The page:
November 14th, 2011, 01:44 PM

Average Def Function (Newb)
Code:
def average(a):
pass
def mode(a):
pass
def histogram(a,b):
pass
average(sample)
 average( [a1, ..., an] ) returns the average value of the given list of numbers.
 average: on empty sample list, return None.
Examples:
 average([3,8]) = 5.5
 average([3,8,10]) = 7.0
mode(sample)
mode( [a1, ..., an] ) returns the sorted list, in ascending order, of modes of the given list of numbers.
Examples:
 mode([3, 8, 5, 3]) = [3]
 mode([.3333, .3333, .3333, 1, 1, 1, 1, 1]) = [0.33, 1]
histogram(sample, binBoundaries)
Histogram( [a1, ..., an], [b1, b2, ..., bk] ) returns a new list [c1, c2, ..., ck+1 ], where c1 is the number (count) of values in sample that are smaller than or equal to b1, ck+1 is the number of values in sample that are greater than bk, while ci (for 1 < i < k+1 ) is the number of values in sample that are greater than bi and smaller than or equal to bi+1. That is, the list of values binBoundaries defines a set of "bins" and the function Histogram should count (and return) how many samples fall into each bin.
You can assume that the list binBoundaries is sorted in ascending order.
Examples:
 histogram([3,8], [1]) = [0, 2]
 histogram([3,8], [1,3,6]) = [0, 1, 0, 1]
November 14th, 2011, 01:58 PM

Updated coding
Feel free to correct me if I am wrong in this coding.
Code:
def average(a):
for i in range(len(a)):
tmp = a[i]
sum = sum + tmp
counter = counter + 1
avg = sum/counter
print(avg)
pass
from collections import defaultdict
def mode(a):
counts = defaultdict(int)
for item in a:
counts[item] += 1
return max(counts, key = counts.get)
pass
def histogram(a,b):
pass
Would I use recursive or stay with this coding?
*Still need to add if the list is empty it returns none
I still don't have a clue how to do the mode though, would I use something like this? Shown above in the code?
November 14th, 2011, 08:01 PM

Fix average
Let's fix average. Your version returns neither the average nor None appropriately.
Code:
def average(a):
'''
average(sample)
 average( [a1, ..., an] )
returns the average value of the given list of numbers.
 average: on empty sample list,
return None.
'''
if not a: # handle the empty sample list
return None
sum = counter = 0 # initialize local counter and sum variables
for i in range(len(a)):
tmp = a[i]
sum = sum + tmp
counter = counter + 1
avg = sum/counter
return avg # returns the average
Next you might realize that avg needs to be computed only once. You could dispense with the avg=sum/counter line and return sum/counter . Then you might realize that you'd be better off using the sum function rather than hiding it as a local variable. You'd finally observe that by the end of the loop iterations your counter variable will have the same value as the list length. With all this thought, and just a little more to generalize you'd come up with this version of average:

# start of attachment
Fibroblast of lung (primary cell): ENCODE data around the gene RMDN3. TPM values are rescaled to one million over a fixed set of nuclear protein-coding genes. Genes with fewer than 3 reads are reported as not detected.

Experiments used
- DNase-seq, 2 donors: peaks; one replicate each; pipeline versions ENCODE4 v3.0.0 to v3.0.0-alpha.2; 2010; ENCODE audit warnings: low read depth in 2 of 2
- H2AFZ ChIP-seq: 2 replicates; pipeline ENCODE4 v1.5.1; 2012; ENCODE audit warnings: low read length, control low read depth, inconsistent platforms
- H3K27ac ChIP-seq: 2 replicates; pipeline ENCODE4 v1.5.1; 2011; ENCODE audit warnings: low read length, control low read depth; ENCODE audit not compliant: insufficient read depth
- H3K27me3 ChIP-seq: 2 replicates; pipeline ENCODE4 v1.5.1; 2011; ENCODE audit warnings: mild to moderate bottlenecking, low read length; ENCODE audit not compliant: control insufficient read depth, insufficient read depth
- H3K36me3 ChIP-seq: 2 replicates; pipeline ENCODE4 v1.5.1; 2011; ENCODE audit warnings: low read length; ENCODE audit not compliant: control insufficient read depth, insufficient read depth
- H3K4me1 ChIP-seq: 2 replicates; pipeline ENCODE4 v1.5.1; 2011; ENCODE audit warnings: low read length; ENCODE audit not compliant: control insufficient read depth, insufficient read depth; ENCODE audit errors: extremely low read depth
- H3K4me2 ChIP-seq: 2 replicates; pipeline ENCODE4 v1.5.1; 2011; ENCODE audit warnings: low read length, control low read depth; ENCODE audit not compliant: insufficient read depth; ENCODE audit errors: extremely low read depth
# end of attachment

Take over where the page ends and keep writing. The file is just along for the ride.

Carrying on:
Code:
#! python3
'''
run doctests:
$ python3 p.py
'''
def average(a):
'''
average(sample)
 average( [a1, ..., an] )
returns the average value of the given list of numbers.
 average: on empty sample list,
return None.
>>> average([3,8]) == 5.5
True
>>> average([3,8,10]) == 7
True
>>> average('invalid data') == None
True
'''
try:
return sum(a)/len(a)
except:
pass
if __name__ == "__main__":
import doctest
doctest.testmod()
Last edited by b49P23TIvg; November 15th, 2011 at 05:39 PM.
November 14th, 2011, 09:08 PM

modea better effort than was average
You've returned the counts of the mode rather than the mode. defaultdict is a good idea for this project. I inserted try except else logic to trap invalid or invalid data. Then I take the additional step to return the required listthe modes are contained in a list of all the keys which have the maximum occurrences. I stuffed what could be a big loop into a list comprehension.
Code:
#! python3
'''
run doctests:
$ python3 p.py
'''
from collections import defaultdict
def mode(a):
'''
>>> mode([3, 8, 5, 3]) == [3]
True
>>> mode(['a', 'a', 'a', 1, 1, 1, 1, 1]) == ['a', 1]
True
>>> mode([]) == None
True
'''
counts = defaultdict(int)
try:
for item in a:
counts[item] += 1
mx = max(counts.values())
except:
return None
else:
# prepare a list of all keys having value mx
return [key for (key,value,) in counts.items() if value == mx]
if __name__ == "__main__":
import doctest
doctest.testmod()